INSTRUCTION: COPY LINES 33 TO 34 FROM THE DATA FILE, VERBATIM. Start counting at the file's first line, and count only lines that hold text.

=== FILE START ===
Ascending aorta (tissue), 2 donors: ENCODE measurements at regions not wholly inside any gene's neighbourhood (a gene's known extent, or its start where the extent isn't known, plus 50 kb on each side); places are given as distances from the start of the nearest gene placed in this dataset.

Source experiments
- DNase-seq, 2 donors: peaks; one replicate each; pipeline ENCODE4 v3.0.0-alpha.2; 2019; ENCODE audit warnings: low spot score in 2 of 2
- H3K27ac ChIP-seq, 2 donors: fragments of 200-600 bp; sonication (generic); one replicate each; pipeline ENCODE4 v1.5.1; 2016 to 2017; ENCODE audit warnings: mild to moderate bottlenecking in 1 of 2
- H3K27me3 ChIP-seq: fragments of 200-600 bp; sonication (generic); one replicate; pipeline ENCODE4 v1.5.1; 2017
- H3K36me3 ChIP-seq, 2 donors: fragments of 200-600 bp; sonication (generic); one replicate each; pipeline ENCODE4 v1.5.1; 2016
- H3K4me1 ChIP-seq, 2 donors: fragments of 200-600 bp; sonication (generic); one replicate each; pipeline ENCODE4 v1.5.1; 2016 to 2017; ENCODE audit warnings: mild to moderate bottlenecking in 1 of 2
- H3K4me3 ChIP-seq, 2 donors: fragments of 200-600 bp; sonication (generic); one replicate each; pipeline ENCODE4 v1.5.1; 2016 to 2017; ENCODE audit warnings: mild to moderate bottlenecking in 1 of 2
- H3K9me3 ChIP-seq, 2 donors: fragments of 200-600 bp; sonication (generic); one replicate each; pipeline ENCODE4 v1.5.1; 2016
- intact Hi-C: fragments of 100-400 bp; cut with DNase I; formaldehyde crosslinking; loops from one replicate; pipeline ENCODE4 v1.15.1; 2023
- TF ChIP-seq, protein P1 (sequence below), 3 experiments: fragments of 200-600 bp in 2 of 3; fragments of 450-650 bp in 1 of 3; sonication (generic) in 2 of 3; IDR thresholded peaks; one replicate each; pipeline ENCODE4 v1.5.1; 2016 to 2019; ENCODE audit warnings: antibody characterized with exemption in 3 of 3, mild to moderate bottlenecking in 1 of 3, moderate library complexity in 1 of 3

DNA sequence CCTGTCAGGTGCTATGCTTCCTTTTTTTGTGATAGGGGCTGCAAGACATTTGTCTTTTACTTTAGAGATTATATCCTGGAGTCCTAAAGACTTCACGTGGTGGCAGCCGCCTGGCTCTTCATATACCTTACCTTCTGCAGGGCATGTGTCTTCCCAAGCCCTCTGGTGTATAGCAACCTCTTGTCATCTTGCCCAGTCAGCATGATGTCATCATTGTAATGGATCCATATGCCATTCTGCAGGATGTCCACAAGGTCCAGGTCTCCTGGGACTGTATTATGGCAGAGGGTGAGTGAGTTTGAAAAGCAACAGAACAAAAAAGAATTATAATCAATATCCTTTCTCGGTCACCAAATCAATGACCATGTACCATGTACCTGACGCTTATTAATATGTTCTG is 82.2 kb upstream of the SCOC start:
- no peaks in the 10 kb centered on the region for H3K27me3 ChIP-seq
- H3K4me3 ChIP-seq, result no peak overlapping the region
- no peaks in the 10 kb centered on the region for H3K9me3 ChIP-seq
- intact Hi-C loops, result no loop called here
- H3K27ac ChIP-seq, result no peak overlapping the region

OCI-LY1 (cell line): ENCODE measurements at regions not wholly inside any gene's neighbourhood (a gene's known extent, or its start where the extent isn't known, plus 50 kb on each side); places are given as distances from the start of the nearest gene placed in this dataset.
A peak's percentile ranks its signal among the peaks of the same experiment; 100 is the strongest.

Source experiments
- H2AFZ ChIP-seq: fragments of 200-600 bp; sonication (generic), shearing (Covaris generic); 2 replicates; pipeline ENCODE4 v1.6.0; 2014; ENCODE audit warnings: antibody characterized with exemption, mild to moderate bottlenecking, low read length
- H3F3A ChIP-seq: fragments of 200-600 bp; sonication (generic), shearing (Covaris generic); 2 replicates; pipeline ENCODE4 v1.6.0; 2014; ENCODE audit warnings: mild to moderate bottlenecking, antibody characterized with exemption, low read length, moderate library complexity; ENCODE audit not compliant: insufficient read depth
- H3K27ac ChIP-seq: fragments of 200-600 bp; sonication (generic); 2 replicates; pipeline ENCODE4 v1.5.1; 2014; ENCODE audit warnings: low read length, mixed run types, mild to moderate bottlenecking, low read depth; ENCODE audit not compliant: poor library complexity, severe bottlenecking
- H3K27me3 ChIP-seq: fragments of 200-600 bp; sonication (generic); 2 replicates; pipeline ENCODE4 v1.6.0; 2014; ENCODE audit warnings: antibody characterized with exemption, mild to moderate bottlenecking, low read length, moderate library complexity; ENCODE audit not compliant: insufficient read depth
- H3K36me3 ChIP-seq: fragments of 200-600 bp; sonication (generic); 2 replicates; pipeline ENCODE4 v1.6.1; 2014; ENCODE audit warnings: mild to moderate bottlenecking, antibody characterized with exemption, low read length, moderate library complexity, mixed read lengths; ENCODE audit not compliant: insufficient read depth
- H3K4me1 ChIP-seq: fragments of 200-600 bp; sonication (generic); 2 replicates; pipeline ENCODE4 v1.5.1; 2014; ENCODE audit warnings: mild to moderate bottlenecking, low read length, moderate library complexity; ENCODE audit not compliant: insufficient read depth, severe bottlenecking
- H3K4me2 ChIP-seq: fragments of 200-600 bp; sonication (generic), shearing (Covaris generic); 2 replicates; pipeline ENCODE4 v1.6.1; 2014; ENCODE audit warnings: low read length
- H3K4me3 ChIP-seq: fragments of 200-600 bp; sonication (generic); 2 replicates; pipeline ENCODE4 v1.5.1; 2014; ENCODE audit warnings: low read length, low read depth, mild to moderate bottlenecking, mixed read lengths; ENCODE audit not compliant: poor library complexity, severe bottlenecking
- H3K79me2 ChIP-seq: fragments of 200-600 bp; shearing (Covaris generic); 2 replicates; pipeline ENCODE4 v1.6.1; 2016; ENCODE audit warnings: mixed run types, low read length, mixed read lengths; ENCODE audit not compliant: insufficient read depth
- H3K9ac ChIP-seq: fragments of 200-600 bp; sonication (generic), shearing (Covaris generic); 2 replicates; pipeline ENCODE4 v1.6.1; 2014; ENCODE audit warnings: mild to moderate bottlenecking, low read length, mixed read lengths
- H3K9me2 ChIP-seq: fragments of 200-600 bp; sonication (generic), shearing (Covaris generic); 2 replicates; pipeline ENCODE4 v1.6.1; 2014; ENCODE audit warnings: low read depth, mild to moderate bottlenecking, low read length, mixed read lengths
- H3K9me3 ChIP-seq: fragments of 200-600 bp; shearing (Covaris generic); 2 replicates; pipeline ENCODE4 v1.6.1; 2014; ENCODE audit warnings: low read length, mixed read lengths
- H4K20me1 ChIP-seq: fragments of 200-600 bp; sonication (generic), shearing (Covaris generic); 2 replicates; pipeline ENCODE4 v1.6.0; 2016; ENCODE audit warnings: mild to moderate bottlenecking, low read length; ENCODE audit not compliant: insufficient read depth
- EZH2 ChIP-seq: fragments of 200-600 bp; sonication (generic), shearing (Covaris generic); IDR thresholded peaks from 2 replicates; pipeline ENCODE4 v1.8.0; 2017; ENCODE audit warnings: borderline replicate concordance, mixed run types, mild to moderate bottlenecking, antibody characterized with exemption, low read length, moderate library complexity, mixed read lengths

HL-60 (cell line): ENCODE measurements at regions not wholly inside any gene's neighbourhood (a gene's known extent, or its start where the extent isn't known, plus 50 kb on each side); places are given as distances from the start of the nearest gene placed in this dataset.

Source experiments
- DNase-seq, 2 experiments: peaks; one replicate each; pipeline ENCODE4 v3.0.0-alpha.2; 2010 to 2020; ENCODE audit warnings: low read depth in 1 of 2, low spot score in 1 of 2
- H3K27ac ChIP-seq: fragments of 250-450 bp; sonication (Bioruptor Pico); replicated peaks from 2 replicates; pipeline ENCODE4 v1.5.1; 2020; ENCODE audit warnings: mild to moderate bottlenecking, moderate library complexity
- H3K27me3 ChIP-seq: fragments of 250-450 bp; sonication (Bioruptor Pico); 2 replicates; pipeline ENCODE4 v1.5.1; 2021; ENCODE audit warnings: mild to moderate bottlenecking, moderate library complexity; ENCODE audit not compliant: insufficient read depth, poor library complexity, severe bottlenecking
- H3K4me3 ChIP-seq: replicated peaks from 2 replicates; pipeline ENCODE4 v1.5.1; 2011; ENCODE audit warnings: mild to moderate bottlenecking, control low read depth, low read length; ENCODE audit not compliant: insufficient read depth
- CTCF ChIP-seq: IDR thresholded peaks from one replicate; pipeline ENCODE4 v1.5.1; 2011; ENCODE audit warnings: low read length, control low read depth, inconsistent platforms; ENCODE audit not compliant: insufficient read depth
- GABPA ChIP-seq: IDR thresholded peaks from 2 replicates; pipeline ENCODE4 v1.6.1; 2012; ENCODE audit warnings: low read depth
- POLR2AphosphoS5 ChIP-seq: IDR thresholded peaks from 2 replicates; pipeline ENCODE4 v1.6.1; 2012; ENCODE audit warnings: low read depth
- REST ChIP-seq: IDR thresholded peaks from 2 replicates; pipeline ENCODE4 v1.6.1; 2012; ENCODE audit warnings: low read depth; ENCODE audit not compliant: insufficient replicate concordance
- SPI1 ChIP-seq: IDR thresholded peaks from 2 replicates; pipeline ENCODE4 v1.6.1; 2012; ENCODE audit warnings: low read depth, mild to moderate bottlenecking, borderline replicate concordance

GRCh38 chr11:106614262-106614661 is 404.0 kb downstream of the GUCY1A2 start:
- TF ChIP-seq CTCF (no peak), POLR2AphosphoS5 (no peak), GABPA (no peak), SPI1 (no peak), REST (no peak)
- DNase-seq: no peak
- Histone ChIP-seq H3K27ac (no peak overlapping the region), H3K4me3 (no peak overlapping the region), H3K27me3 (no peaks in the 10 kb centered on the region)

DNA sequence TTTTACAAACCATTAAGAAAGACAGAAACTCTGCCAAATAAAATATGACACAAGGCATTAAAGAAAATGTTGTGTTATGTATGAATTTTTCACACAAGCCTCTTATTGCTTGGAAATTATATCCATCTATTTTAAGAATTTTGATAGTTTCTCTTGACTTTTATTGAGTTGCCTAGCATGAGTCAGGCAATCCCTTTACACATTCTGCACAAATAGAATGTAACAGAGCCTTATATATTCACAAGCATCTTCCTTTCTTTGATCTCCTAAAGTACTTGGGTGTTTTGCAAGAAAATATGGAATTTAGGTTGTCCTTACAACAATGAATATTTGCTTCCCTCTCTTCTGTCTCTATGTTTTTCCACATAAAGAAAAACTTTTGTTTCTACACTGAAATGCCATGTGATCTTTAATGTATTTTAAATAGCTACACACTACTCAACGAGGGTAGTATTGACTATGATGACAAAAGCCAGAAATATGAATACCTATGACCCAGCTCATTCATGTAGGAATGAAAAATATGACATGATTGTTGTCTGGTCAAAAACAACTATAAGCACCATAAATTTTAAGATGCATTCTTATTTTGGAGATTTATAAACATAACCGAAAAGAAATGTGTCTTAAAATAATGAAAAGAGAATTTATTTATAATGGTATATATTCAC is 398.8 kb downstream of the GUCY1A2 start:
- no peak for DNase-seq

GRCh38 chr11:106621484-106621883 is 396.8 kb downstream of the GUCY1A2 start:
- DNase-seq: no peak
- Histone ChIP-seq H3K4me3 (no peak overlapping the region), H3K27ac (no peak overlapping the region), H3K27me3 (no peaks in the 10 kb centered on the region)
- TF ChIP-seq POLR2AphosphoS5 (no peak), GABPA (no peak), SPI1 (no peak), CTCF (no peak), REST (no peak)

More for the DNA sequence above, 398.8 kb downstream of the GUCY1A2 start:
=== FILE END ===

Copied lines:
- H4K20me1 ChIP-seq: fragments of 200-600 bp; sonication (generic), shearing (Covaris generic); 2 replicates; pipeline ENCODE4 v1.6.0; 2016; ENCODE audit warnings: mild to moderate bottlenecking, low read length; ENCODE audit not compliant: insufficient read depth
- EZH2 ChIP-seq: fragments of 200-600 bp; sonication (generic), shearing (Covaris generic); IDR thresholded peaks from 2 replicates; pipeline ENCODE4 v1.8.0; 2017; ENCODE audit warnings: borderline replicate concordance, mixed run types, mild to moderate bottlenecking, antibody characterized with exemption, low read length, moderate library complexity, mixed read lengths